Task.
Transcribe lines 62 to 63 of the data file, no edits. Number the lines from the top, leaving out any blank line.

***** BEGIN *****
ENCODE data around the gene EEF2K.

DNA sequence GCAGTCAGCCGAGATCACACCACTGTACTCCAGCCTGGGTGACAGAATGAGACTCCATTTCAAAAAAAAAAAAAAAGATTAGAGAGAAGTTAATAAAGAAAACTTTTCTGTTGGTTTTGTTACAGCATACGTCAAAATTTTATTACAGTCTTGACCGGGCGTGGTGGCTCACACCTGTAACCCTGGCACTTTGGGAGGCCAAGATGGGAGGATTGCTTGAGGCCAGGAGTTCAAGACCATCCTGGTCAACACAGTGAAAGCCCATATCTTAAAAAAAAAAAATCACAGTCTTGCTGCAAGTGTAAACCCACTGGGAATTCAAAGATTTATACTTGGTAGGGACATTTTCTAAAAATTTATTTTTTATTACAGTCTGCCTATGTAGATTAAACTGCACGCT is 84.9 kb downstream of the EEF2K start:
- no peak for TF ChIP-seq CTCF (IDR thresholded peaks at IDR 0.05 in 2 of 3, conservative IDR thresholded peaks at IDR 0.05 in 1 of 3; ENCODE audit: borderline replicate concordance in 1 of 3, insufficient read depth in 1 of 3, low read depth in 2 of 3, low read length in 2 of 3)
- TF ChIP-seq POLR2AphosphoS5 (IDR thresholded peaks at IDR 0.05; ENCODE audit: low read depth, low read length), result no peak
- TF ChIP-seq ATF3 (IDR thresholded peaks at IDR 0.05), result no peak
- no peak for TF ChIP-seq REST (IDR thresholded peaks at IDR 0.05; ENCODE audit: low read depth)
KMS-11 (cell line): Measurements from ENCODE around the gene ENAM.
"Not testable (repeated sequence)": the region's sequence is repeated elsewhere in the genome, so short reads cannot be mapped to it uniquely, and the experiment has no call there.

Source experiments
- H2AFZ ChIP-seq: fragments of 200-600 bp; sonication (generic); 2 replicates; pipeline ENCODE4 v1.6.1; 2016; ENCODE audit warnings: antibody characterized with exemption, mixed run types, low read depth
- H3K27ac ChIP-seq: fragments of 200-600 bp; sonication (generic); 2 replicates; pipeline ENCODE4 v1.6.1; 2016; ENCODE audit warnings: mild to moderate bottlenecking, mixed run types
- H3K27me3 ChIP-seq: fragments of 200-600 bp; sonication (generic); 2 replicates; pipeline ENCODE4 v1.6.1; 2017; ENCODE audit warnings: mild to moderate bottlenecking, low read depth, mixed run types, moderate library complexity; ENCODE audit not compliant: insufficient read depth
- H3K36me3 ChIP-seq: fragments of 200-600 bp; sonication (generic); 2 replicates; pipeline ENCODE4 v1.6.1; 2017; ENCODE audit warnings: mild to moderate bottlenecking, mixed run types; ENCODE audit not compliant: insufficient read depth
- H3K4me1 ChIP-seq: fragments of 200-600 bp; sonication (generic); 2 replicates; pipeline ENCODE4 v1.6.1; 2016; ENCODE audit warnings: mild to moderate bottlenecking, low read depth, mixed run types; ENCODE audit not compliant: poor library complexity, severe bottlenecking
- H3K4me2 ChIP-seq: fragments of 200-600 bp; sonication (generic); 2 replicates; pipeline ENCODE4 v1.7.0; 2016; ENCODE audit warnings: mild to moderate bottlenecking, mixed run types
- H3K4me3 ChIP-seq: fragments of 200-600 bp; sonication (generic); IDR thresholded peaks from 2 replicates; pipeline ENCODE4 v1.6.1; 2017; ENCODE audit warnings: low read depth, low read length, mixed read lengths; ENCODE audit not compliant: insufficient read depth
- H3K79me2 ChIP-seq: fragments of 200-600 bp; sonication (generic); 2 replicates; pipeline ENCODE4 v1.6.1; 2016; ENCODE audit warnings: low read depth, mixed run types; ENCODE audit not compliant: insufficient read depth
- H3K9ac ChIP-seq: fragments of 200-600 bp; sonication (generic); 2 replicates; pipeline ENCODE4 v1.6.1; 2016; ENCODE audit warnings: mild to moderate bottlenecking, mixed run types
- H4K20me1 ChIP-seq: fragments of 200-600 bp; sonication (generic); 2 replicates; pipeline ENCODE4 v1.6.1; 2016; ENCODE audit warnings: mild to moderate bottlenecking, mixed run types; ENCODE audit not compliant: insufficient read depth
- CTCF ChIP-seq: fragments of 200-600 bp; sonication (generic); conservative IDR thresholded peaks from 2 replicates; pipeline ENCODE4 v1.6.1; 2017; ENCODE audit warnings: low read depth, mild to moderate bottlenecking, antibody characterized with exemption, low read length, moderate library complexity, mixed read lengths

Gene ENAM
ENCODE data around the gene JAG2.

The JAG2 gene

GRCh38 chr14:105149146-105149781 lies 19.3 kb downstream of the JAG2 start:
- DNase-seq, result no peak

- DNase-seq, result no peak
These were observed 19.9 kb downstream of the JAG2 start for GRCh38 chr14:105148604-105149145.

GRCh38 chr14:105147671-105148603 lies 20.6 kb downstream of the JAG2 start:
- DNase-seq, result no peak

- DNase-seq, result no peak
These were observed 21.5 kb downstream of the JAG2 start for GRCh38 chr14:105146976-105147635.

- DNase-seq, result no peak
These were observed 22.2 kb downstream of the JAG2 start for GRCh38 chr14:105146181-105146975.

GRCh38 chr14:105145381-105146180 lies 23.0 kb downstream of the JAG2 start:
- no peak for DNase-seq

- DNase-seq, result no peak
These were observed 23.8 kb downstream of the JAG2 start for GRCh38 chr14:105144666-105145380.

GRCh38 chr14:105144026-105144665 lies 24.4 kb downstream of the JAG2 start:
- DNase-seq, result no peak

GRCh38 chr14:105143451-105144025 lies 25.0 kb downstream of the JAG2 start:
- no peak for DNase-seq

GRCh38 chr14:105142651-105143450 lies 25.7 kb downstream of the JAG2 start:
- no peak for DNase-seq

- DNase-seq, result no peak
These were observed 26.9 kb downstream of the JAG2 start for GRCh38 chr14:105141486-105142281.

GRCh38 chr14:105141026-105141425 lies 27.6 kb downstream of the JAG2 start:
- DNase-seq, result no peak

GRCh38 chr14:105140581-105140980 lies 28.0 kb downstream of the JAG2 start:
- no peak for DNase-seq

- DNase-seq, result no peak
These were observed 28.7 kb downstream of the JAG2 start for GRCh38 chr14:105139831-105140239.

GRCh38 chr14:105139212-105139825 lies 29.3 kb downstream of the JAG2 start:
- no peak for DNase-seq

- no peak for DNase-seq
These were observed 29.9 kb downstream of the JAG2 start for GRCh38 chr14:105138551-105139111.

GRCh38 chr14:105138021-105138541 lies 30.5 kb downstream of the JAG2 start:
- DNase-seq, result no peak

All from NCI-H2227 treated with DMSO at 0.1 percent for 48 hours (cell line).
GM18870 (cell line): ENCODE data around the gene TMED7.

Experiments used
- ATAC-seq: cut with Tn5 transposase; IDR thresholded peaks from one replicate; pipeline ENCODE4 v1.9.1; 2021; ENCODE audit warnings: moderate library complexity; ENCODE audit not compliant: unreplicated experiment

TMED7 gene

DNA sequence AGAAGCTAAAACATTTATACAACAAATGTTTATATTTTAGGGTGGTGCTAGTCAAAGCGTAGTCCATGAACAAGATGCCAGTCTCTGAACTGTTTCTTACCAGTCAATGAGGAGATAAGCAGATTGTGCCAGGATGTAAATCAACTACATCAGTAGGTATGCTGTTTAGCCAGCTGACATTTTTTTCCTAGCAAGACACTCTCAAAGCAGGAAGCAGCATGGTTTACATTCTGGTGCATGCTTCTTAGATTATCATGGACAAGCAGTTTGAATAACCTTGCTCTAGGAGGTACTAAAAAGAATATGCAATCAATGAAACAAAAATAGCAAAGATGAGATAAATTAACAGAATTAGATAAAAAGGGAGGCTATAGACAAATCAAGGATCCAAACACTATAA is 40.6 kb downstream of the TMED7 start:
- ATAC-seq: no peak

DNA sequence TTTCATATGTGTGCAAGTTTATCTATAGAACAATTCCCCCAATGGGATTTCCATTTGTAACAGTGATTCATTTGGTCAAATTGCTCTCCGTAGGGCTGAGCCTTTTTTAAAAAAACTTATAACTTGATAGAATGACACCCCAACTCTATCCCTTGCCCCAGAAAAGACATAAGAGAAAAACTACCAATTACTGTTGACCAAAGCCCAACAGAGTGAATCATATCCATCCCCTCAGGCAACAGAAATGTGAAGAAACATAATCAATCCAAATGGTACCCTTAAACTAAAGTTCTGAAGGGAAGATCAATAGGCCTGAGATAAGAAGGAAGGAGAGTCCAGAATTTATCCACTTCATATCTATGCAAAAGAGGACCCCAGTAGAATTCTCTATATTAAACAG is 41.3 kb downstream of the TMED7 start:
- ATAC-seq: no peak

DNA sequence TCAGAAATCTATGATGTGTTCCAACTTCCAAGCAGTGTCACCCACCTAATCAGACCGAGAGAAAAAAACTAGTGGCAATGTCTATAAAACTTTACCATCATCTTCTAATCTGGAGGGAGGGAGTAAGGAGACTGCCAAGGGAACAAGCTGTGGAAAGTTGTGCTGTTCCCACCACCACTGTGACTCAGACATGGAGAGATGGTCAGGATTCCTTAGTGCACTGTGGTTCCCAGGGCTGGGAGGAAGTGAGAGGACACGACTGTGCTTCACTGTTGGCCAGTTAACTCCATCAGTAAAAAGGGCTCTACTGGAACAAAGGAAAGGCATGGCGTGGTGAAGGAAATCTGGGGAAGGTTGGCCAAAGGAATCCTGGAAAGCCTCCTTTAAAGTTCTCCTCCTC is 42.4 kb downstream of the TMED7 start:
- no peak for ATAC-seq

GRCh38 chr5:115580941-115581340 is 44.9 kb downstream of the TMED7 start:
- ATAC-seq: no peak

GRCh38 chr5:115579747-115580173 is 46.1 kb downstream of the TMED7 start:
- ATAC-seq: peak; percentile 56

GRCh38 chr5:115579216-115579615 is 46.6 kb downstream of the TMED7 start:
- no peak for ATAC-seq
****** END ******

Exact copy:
TMED7 gene

DNA sequence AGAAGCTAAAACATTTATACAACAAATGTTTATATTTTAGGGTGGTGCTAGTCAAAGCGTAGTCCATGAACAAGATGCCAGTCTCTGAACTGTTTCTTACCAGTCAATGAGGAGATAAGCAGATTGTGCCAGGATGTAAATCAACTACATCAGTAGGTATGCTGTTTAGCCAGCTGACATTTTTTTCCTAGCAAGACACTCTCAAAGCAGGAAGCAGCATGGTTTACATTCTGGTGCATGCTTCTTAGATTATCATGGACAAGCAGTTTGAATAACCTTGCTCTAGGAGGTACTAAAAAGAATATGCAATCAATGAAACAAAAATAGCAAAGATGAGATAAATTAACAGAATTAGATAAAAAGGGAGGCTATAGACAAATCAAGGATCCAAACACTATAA is 40.6 kb downstream of the TMED7 start: